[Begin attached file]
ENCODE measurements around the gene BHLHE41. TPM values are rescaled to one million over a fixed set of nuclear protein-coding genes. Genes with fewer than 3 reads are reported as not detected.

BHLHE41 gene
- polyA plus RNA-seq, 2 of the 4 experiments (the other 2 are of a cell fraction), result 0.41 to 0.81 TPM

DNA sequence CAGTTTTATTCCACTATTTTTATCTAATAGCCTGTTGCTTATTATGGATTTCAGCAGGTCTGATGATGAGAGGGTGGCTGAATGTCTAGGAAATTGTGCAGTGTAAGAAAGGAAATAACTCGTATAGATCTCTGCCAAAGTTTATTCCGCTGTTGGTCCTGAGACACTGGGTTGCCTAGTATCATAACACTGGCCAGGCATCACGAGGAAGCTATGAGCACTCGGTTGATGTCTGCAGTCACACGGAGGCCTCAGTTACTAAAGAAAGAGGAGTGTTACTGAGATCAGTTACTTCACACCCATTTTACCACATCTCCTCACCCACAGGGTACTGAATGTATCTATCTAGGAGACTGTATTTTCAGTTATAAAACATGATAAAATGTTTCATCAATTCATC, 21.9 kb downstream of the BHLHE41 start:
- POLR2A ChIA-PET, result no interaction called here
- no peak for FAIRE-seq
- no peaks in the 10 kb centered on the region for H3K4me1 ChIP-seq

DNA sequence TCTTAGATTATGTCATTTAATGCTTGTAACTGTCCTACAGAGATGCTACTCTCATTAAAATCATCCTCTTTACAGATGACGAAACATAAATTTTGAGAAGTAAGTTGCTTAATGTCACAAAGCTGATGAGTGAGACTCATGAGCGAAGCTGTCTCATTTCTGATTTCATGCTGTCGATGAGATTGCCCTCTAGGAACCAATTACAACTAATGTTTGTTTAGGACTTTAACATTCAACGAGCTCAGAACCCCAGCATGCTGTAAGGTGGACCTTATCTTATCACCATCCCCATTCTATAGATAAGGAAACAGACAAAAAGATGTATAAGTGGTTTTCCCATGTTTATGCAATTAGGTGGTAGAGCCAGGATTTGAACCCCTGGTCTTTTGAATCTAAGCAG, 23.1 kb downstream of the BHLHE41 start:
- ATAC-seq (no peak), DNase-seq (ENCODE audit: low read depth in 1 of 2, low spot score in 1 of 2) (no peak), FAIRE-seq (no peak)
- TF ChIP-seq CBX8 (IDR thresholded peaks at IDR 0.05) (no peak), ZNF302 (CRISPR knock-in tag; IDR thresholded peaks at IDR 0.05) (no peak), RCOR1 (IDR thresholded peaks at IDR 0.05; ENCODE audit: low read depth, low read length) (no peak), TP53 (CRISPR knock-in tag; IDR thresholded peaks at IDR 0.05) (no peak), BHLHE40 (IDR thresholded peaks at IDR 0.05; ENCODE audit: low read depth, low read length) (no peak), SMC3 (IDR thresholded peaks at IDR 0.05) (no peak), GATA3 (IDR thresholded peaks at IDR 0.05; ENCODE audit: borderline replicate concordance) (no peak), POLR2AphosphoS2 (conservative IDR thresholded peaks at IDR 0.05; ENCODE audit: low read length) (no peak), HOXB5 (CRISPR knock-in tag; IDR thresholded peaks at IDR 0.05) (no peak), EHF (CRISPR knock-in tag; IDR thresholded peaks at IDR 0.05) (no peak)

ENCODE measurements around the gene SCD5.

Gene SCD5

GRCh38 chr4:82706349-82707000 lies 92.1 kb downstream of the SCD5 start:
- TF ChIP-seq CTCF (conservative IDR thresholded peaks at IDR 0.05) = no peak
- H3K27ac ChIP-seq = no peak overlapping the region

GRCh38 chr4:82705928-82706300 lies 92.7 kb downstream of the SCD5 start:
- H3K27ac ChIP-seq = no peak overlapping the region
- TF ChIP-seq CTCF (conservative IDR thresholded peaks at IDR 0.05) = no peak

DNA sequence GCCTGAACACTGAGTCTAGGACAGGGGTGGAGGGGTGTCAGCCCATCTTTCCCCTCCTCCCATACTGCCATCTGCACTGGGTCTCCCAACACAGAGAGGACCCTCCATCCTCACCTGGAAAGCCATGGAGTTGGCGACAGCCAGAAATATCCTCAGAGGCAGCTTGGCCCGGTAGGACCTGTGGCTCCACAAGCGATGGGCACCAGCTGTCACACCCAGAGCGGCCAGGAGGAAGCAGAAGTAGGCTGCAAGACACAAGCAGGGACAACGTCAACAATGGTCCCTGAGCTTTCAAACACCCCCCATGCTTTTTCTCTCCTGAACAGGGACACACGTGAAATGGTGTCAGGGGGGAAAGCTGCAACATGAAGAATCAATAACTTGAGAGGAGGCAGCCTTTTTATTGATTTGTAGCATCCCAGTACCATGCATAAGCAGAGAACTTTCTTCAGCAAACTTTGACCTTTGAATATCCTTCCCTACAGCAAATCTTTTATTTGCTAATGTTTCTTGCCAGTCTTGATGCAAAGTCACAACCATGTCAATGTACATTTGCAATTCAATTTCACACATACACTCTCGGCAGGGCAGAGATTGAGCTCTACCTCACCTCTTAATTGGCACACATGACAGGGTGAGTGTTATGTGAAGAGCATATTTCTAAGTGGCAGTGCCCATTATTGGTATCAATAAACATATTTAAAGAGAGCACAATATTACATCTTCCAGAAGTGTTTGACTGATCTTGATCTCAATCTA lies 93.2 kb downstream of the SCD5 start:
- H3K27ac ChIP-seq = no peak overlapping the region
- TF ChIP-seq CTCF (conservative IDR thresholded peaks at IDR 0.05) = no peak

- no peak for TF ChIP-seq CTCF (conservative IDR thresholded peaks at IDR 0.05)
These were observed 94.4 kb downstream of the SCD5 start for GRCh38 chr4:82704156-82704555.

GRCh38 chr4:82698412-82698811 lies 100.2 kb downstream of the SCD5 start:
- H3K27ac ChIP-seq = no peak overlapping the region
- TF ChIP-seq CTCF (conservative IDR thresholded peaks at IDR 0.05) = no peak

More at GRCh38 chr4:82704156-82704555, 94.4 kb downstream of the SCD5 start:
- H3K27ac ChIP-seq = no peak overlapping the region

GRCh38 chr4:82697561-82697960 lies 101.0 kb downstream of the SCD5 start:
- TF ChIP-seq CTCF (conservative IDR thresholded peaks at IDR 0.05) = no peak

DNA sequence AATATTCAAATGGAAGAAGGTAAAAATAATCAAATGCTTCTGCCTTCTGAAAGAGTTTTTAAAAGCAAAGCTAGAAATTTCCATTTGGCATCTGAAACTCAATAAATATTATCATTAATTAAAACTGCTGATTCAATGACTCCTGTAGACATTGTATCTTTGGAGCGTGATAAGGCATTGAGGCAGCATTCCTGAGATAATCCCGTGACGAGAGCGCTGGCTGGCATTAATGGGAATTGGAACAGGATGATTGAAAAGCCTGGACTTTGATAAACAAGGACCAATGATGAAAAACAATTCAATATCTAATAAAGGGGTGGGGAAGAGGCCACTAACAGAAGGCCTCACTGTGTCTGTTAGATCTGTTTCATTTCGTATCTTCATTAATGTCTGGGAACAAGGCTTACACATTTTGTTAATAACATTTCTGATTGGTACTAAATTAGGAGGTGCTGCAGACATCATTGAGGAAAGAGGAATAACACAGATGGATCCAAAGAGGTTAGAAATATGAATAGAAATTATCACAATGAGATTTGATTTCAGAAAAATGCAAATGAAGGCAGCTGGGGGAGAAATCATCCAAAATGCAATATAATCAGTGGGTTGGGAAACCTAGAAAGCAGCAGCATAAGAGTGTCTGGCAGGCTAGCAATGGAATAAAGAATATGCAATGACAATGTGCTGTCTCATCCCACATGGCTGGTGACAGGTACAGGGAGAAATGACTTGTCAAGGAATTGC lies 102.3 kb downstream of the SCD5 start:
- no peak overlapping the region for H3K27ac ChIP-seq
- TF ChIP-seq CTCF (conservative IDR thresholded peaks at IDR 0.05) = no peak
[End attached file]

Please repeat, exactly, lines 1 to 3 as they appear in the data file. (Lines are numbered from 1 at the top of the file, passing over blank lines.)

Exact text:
ENCODE measurements around the gene BHLHE41. TPM values are rescaled to one million over a fixed set of nuclear protein-coding genes. Genes with fewer than 3 reads are reported as not detected.

BHLHE41 gene
- polyA plus RNA-seq, 2 of the 4 experiments (the other 2 are of a cell fraction), result 0.41 to 0.81 TPM